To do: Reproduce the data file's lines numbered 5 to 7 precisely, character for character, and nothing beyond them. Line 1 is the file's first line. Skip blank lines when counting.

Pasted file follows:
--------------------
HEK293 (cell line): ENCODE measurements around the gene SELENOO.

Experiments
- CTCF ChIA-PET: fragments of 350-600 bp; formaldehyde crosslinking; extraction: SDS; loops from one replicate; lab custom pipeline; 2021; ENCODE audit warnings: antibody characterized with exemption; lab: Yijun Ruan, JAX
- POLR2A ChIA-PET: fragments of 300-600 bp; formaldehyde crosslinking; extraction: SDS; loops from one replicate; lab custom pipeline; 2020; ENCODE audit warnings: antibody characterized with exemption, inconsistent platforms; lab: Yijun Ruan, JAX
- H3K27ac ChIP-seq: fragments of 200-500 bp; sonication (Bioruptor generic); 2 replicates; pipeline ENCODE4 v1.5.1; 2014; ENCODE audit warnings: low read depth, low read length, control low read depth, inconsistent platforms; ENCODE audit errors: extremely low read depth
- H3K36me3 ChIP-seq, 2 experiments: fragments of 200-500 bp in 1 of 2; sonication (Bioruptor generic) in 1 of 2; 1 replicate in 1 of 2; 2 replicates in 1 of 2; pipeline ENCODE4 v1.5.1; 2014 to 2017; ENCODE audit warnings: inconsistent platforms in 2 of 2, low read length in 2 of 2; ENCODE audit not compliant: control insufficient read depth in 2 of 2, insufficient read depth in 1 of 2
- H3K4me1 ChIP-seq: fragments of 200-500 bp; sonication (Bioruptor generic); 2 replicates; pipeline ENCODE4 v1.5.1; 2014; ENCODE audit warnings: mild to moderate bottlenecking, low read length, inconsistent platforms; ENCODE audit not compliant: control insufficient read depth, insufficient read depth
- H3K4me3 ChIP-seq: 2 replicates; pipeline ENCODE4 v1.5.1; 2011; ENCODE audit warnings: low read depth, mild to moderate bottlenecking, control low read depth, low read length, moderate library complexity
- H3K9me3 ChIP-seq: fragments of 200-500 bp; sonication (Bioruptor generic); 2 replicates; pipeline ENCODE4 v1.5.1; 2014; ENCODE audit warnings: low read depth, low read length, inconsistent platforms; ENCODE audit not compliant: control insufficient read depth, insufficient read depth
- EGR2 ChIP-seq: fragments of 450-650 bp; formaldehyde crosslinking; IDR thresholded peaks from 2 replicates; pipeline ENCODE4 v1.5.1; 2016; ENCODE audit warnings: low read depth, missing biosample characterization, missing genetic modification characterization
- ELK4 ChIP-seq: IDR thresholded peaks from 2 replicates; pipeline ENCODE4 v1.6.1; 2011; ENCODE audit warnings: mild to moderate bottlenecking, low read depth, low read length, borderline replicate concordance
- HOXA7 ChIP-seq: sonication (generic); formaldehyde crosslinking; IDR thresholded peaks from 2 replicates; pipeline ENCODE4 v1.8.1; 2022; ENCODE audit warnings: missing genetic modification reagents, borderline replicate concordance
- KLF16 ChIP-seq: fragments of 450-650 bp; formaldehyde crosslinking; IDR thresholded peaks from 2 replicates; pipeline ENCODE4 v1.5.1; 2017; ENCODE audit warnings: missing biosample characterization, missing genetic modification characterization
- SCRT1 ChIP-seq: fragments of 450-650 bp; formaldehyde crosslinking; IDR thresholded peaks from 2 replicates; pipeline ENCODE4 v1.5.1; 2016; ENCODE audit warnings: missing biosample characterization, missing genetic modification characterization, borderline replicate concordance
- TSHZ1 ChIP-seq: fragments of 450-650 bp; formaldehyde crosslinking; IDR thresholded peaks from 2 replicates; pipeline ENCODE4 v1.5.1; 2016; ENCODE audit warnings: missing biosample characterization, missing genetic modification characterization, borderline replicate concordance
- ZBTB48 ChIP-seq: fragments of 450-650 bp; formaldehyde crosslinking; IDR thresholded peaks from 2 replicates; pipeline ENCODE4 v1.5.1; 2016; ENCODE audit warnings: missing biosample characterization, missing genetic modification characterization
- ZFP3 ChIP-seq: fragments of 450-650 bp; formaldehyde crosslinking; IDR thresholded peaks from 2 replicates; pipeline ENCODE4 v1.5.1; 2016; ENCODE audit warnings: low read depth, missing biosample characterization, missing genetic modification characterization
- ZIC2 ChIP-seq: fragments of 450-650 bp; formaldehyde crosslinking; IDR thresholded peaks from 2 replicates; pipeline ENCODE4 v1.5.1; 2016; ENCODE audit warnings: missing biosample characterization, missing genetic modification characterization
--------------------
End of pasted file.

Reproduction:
- H3K27ac ChIP-seq: fragments of 200-500 bp; sonication (Bioruptor generic); 2 replicates; pipeline ENCODE4 v1.5.1; 2014; ENCODE audit warnings: low read depth, low read length, control low read depth, inconsistent platforms; ENCODE audit errors: extremely low read depth
- H3K36me3 ChIP-seq, 2 experiments: fragments of 200-500 bp in 1 of 2; sonication (Bioruptor generic) in 1 of 2; 1 replicate in 1 of 2; 2 replicates in 1 of 2; pipeline ENCODE4 v1.5.1; 2014 to 2017; ENCODE audit warnings: inconsistent platforms in 2 of 2, low read length in 2 of 2; ENCODE audit not compliant: control insufficient read depth in 2 of 2, insufficient read depth in 1 of 2
- H3K4me1 ChIP-seq: fragments of 200-500 bp; sonication (Bioruptor generic); 2 replicates; pipeline ENCODE4 v1.5.1; 2014; ENCODE audit warnings: mild to moderate bottlenecking, low read length, inconsistent platforms; ENCODE audit not compliant: control insufficient read depth, insufficient read depth